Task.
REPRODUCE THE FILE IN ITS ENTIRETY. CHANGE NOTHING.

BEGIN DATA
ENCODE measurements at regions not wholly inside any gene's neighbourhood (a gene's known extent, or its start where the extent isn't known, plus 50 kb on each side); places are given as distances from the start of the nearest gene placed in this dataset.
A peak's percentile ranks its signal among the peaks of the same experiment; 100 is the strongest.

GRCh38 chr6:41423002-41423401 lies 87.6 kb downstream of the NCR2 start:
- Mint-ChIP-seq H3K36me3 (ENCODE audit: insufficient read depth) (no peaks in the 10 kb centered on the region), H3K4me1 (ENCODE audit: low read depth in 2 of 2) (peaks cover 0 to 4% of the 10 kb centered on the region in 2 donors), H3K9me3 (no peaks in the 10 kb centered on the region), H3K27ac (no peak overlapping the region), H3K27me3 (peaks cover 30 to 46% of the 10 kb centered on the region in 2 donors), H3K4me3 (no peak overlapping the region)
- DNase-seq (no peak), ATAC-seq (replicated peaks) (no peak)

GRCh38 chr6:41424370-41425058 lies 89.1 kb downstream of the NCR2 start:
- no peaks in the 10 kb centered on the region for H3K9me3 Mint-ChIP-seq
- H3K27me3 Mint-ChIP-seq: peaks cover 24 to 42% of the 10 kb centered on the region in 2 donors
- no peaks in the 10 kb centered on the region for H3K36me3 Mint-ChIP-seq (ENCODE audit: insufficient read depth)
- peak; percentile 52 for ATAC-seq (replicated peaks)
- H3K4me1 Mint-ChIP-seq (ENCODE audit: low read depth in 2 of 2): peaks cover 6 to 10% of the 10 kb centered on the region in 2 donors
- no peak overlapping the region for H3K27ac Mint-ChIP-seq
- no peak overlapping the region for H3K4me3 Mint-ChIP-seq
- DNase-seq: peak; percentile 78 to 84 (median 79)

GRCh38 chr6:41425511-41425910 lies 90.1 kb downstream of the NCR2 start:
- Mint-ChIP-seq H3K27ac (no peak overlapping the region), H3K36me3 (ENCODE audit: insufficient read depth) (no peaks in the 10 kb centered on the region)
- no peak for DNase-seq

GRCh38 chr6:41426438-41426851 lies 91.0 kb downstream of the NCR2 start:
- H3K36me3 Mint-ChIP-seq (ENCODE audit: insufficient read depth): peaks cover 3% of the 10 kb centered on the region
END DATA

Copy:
ENCODE measurements at regions not wholly inside any gene's neighbourhood (a gene's known extent, or its start where the extent isn't known, plus 50 kb on each side); places are given as distances from the start of the nearest gene placed in this dataset.
A peak's percentile ranks its signal among the peaks of the same experiment; 100 is the strongest.

GRCh38 chr6:41423002-41423401 lies 87.6 kb downstream of the NCR2 start:
- Mint-ChIP-seq H3K36me3 (ENCODE audit: insufficient read depth) (no peaks in the 10 kb centered on the region), H3K4me1 (ENCODE audit: low read depth in 2 of 2) (peaks cover 0 to 4% of the 10 kb centered on the region in 2 donors), H3K9me3 (no peaks in the 10 kb centered on the region), H3K27ac (no peak overlapping the region), H3K27me3 (peaks cover 30 to 46% of the 10 kb centered on the region in 2 donors), H3K4me3 (no peak overlapping the region)
- DNase-seq (no peak), ATAC-seq (replicated peaks) (no peak)

GRCh38 chr6:41424370-41425058 lies 89.1 kb downstream of the NCR2 start:
- no peaks in the 10 kb centered on the region for H3K9me3 Mint-ChIP-seq
- H3K27me3 Mint-ChIP-seq: peaks cover 24 to 42% of the 10 kb centered on the region in 2 donors
- no peaks in the 10 kb centered on the region for H3K36me3 Mint-ChIP-seq (ENCODE audit: insufficient read depth)
- peak; percentile 52 for ATAC-seq (replicated peaks)
- H3K4me1 Mint-ChIP-seq (ENCODE audit: low read depth in 2 of 2): peaks cover 6 to 10% of the 10 kb centered on the region in 2 donors
- no peak overlapping the region for H3K27ac Mint-ChIP-seq
- no peak overlapping the region for H3K4me3 Mint-ChIP-seq
- DNase-seq: peak; percentile 78 to 84 (median 79)

GRCh38 chr6:41425511-41425910 lies 90.1 kb downstream of the NCR2 start:
- Mint-ChIP-seq H3K27ac (no peak overlapping the region), H3K36me3 (ENCODE audit: insufficient read depth) (no peaks in the 10 kb centered on the region)
- no peak for DNase-seq

GRCh38 chr6:41426438-41426851 lies 91.0 kb downstream of the NCR2 start:
- H3K36me3 Mint-ChIP-seq (ENCODE audit: insufficient read depth): peaks cover 3% of the 10 kb centered on the region